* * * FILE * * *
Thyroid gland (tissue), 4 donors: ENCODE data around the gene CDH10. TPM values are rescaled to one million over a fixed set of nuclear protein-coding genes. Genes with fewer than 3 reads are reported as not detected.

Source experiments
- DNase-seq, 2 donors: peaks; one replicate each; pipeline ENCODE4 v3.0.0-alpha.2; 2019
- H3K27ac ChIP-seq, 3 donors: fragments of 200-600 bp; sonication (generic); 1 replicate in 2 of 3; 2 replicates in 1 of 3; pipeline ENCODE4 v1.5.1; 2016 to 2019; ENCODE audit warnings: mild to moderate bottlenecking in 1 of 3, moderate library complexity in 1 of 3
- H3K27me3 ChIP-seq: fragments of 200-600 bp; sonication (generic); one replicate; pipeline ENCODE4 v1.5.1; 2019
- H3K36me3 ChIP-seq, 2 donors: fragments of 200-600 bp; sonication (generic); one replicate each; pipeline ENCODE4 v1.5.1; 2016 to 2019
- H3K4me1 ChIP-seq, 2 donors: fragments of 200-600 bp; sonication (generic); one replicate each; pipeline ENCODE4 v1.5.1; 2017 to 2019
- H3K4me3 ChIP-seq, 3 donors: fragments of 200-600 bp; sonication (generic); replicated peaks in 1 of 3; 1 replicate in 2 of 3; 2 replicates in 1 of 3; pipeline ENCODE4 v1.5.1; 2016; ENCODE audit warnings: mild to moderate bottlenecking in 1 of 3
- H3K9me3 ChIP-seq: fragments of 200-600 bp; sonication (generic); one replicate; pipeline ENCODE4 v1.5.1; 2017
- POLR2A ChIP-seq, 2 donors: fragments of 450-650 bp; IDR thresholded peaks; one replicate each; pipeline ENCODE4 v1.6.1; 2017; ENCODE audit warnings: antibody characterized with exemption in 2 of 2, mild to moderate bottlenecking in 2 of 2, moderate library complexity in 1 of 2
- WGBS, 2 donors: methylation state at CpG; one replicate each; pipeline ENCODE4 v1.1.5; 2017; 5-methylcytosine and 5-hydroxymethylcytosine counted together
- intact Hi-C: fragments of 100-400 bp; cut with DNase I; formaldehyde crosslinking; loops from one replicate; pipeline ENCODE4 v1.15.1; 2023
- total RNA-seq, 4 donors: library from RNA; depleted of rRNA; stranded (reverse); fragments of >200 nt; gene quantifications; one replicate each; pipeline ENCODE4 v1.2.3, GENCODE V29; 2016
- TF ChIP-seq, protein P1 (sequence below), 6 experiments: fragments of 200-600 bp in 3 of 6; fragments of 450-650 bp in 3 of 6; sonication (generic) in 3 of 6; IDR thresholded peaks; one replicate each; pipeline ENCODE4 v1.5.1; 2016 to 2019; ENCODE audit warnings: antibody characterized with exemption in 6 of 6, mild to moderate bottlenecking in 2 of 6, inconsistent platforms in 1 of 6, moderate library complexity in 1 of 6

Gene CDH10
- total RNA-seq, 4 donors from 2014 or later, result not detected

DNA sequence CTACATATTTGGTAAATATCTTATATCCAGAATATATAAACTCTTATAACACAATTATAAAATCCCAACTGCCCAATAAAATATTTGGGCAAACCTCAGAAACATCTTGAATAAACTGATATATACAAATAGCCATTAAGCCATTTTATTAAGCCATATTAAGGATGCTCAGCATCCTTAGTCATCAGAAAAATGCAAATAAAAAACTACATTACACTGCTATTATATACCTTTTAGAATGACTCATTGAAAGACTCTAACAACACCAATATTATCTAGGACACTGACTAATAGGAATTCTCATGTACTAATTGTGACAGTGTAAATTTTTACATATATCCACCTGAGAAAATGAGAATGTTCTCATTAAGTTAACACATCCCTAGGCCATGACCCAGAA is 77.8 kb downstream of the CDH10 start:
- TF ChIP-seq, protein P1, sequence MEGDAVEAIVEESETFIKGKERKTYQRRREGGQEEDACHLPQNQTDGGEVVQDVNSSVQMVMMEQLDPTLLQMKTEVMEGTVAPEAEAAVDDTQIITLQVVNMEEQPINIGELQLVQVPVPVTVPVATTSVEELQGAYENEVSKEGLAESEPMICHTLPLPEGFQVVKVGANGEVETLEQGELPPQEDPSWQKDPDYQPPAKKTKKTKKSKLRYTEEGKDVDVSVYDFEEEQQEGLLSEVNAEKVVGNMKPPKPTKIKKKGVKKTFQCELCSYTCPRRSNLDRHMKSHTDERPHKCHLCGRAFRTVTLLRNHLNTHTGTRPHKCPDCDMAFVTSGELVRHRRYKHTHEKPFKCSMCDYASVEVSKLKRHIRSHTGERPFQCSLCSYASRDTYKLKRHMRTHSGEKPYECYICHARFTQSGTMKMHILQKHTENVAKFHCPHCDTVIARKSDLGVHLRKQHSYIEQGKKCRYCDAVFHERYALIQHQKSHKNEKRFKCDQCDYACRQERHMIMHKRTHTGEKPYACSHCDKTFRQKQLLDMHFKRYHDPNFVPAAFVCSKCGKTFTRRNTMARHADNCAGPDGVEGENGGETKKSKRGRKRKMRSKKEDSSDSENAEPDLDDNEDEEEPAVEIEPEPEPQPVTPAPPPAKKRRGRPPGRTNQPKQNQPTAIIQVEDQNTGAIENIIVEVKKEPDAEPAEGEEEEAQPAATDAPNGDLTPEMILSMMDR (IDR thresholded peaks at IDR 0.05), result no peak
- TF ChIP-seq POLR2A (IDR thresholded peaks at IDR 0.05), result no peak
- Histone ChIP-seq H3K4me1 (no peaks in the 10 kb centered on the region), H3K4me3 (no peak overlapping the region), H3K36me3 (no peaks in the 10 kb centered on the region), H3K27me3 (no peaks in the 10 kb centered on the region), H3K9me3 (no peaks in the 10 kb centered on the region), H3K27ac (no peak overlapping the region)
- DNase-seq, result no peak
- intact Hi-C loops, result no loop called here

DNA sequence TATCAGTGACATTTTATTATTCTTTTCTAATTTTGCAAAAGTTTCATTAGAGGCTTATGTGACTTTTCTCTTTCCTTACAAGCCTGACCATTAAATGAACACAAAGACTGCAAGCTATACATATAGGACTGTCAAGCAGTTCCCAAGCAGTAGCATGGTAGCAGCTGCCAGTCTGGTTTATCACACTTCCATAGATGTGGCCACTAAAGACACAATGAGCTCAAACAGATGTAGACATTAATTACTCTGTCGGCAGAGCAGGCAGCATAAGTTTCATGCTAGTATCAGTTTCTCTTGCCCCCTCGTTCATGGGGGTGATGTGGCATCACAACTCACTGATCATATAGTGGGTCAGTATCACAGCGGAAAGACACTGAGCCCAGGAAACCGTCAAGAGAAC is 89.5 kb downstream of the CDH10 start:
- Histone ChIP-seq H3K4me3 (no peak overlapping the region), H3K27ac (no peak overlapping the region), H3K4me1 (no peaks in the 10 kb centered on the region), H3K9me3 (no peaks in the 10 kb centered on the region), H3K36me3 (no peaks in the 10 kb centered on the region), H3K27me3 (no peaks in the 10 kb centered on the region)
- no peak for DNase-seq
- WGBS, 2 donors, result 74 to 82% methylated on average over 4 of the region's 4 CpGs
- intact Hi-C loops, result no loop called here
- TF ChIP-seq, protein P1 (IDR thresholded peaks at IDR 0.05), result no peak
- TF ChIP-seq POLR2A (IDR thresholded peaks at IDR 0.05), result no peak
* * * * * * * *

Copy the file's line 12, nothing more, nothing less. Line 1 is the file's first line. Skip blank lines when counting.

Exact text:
- intact Hi-C: fragments of 100-400 bp; cut with DNase I; formaldehyde crosslinking; loops from one replicate; pipeline ENCODE4 v1.15.1; 2023